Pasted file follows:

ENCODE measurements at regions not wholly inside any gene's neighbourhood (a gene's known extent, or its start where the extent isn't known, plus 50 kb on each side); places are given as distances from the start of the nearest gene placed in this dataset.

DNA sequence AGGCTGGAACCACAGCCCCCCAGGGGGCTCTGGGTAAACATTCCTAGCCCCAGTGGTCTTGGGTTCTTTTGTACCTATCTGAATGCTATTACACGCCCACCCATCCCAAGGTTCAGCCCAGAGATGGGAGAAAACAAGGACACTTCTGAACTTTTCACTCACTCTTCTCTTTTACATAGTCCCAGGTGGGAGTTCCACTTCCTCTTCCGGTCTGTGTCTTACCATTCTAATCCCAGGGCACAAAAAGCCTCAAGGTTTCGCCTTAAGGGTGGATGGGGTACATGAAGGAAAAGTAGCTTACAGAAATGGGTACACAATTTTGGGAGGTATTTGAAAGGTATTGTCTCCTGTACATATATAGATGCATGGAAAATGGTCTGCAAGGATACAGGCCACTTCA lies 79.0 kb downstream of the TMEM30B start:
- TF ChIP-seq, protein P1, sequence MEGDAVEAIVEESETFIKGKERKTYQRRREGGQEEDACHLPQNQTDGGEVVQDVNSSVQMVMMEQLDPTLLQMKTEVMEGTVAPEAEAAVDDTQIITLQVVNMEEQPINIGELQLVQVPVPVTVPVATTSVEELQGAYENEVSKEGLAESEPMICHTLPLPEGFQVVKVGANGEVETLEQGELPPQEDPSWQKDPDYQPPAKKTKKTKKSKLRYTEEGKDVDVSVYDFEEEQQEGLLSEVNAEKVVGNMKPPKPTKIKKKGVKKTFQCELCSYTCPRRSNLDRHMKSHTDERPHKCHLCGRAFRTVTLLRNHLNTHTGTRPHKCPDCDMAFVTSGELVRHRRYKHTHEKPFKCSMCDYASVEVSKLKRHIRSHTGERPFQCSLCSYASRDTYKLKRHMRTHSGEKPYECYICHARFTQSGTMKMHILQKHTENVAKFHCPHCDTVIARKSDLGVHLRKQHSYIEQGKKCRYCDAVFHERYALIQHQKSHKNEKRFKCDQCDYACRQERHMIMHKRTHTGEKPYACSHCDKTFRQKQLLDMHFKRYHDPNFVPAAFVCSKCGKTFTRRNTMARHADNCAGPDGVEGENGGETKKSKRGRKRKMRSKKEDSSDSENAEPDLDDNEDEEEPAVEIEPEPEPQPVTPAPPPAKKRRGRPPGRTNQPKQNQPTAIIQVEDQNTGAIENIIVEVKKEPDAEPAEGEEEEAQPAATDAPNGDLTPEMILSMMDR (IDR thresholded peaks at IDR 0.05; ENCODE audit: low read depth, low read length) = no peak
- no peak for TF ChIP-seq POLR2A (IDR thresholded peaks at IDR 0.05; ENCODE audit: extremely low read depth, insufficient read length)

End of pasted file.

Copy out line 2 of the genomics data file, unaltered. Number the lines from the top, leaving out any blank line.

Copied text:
DNA sequence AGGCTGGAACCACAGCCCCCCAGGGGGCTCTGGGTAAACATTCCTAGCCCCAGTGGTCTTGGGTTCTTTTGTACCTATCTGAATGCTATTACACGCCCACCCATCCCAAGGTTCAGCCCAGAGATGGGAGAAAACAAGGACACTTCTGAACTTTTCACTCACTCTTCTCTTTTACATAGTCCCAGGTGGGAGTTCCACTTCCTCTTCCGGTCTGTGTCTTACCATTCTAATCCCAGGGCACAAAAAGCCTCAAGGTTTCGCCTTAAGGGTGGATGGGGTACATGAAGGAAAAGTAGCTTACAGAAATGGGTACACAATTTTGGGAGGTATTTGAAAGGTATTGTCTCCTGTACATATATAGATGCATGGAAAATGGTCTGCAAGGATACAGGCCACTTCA lies 79.0 kb downstream of the TMEM30B start: